Checking accounts and savings accounts have very different purposes, so ideally, you should have at least one of each.

For everyday transactions, you should use a checking account. With a checking account, you can write checks, withdraw money, make debit card purchases easily and without limitations. Savings accounts limit you to six transactions per month, so relying on a savings account for normal usage would be very inconvenient. We generally recommend keeping one to two month’s worth of expenses in a checking account to avoid any accidental overdraws since overdraft fees can quickly add up.

Savings accounts are where you should store your money long-term. The money you’re not going to be regularly spending you want to keep in a savings account, ideally a high-yield one, to earn interest. Having a dedicated savings account can also help you avoid any unnecessary spending. Although other accounts, like CDs or investment portfolios, might give greater earnings, a savings account offers the quickest access to your money while still offering a good APY. It’s ideal for storing emergency funds or saving for a specific goal. 

How to Choose the Best Checking and Savings Accounts

Choosing the best checking and savings account depends largely on your individual needs and financial situation. NextAdvisor has shared top picks for both checking and savings accounts, but here are some things to consider when deciding which option is best for you:

  • Fees. Be sure to look out for any monthly maintenance fees, which can quickly cut into any earnings you make from interest. We recommend picking a bank with no maintenance fees (many of which offer the same or better interest rates than banks with fees), but if a specific bank you want to use charges a monthly fee, check to see if the fee can be waived. Some banks will waive a monthly maintenance fee if you keep a minimum balance or perform specific actions, like making regular direct deposits. Even if your bank doesn’t charge monthly maintenance fees, be sure to understand what other fees they charge — for example, overdraft fees or ATM fees — so you can avoid them.  
  • Minimum deposits. Some banks require a minimum deposit when you open an account, which can be a problem if you don’t have a lot of cash on hand. Generally, savings accounts are more likely than checking accounts to have minimum deposit requirements. Still, all the high-yield savings accounts on our recommended list have no minimum deposit requirements and no monthly fees. 
  • APY. Most checking accounts don’t pay interest, but when looking at savings accounts, the APY is an important consideration. The APY is how much interest you’ll earn on your balance, expressed as a percentage. The national average is currently 0.07%, but many online banks and high-yield savings accounts offer significantly higher APYs, around 0.60%.
  • Convenience. Convenience is another factor to take into account when deciding between an online bank and a brick-and-mortar bank. Online banks tend to offer higher APYs and no monthly maintenance fees or minimum deposits at the expense of not having any physical locations. If going to a bank and being served in-person is important to you, an online bank may not meet your needs. But if you’re fine with customer service being offered online or over the phone, an online bank could be a better deal. It’s also important to note that while many online banks offer ATM access nationwide, it’s harder to make cash deposits. If you plan on making cash deposits regularly, a brick-and-mortar bank might be a better bet.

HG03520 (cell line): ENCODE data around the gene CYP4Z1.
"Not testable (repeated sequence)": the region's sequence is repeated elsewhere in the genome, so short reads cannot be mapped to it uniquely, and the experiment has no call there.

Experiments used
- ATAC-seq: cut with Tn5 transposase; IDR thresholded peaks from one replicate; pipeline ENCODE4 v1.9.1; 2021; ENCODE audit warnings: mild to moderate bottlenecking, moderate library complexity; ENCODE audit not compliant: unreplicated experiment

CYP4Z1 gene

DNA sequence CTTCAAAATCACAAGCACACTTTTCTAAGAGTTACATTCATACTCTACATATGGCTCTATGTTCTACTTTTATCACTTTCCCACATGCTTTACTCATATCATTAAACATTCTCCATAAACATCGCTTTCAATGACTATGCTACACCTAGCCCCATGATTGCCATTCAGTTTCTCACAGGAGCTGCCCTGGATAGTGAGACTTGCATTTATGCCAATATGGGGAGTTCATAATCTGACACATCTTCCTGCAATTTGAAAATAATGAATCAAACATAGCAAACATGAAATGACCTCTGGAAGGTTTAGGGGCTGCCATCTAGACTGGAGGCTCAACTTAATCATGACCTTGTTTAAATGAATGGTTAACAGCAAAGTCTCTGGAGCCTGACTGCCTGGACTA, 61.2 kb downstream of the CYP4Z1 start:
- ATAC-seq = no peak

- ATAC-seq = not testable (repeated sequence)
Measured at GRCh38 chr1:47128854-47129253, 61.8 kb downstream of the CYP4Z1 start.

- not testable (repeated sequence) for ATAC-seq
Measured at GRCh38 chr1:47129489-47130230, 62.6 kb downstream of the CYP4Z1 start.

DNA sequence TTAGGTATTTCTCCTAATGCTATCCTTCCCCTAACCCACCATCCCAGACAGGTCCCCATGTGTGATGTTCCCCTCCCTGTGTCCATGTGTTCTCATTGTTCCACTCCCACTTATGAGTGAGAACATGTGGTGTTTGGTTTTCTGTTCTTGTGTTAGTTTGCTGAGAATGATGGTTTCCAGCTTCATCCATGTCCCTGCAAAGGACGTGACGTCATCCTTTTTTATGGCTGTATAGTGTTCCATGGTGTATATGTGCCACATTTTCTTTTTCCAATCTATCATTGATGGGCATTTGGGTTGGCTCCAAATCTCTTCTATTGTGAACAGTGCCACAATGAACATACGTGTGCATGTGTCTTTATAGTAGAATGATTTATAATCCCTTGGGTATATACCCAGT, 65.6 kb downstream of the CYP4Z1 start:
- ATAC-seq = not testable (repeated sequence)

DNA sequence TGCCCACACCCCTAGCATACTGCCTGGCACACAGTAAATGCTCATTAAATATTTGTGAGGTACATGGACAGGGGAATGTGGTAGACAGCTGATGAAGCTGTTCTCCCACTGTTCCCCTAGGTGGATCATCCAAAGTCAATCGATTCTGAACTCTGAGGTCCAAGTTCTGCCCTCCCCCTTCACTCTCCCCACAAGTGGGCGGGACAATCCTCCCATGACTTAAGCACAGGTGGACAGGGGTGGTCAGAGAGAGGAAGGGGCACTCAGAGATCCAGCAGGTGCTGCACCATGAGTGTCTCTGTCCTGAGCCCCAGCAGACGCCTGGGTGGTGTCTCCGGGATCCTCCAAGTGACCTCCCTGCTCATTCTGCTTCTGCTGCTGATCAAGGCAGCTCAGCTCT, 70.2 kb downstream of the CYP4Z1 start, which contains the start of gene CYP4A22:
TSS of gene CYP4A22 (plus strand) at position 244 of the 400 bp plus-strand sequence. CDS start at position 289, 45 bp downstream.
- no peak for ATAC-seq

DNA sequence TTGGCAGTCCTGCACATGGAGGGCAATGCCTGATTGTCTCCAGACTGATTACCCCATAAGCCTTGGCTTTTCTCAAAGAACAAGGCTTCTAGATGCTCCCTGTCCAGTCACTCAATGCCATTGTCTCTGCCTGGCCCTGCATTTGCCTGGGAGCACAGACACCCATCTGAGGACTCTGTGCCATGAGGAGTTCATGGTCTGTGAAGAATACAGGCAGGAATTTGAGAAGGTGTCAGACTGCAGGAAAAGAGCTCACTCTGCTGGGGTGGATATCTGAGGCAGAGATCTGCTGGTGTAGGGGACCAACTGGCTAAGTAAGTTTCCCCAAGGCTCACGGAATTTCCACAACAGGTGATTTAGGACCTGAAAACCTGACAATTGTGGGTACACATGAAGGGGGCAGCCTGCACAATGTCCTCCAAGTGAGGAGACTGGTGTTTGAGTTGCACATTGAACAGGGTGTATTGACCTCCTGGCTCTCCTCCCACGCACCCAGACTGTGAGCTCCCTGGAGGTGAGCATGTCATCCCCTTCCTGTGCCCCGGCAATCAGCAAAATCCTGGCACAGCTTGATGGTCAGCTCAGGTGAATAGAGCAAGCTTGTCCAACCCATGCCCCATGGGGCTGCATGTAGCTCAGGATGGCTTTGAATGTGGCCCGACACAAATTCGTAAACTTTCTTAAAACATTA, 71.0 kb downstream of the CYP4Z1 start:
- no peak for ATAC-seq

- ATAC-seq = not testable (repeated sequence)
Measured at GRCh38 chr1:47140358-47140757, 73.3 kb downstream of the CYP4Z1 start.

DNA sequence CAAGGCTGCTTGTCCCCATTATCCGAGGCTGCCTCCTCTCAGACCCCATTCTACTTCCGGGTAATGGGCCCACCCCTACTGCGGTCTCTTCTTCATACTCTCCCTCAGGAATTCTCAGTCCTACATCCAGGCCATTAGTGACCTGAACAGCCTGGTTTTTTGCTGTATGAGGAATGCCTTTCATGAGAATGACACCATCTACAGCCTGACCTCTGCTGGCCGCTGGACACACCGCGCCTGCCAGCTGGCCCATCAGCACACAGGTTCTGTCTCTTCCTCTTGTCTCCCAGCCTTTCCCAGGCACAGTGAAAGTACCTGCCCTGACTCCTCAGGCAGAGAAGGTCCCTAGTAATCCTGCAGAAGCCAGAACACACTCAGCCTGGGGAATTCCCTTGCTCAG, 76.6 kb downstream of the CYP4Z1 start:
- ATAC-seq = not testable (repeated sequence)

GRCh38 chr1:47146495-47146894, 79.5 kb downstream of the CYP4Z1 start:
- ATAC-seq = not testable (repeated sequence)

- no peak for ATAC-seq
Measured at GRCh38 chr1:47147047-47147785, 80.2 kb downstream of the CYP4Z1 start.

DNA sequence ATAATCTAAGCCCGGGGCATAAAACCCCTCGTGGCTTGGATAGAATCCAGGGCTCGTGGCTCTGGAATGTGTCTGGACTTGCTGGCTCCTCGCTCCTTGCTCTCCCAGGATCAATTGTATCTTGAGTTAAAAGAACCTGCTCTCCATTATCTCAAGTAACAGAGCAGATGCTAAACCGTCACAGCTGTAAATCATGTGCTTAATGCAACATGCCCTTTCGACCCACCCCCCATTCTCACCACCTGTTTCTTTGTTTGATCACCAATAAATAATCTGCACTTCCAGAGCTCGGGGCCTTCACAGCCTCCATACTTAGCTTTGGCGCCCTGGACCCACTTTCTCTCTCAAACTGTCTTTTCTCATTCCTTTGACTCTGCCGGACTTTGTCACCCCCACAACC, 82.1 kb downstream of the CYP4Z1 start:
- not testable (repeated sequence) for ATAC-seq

• FDIC or NCUA-insured. Before opening an account with any bank, make sure that it’s FDIC-insured. That means the Federal Deposit Insurance Corporation, or FDIC, will protect your money even if the bank goes out of business. The standard insurance amount is $250,000, and any reputable bank should be FDIC insured. The National Credit Union Administration, or NCUA, insures deposits held in credit unions like the FDIC does for banks. 

Frequently Asked Questions

Are savings and checking account interest rates fixed?

Savings and checking account interest rates are determined by the bank, and they have the right to set and change rates at their discretion. In general, interest rate trends follow the direction of the national prime rate, which can fluctuate based on the economy or changes made by the Federal Reserve Board. When interest rates are low across the board — as they are currently — expect savings and checking account APYs to be low as well. But you can still find competitive interest rates with certain high-yield savings accounts.

Could I lose my money in a checking or savings account if the bank fails?

The Federal Deposit Insurance Corporation, or FDIC, is a federal agency that will insure your deposit up to $250,000 if the bank fails. The National Credit Union Administration, or NCUA, insures deposits for credit unions. Before opening any bank or credit union account, always make sure that it’s FDIC or NCUA-insured.

Should you have your checking and savings accounts with the same bank?

While having your checking and savings accounts with the same bank can offer certain conveniences, there’s no requirement to do so and no limit on how many different bank accounts you can open. For example, you might open a checking account at a brick-and-mortar bank to have easy access to cash deposits and withdrawals, but keep a high-yield savings account with an online bank to take advantage of higher APYs.

Typically, having your checking and savings accounts at the same bank makes it easier to transfer money between the accounts. Some banks might have special offers for those with multiple accounts, such as an increased APY. But if having your checking and savings accounts at different banks makes more sense for your personal situation.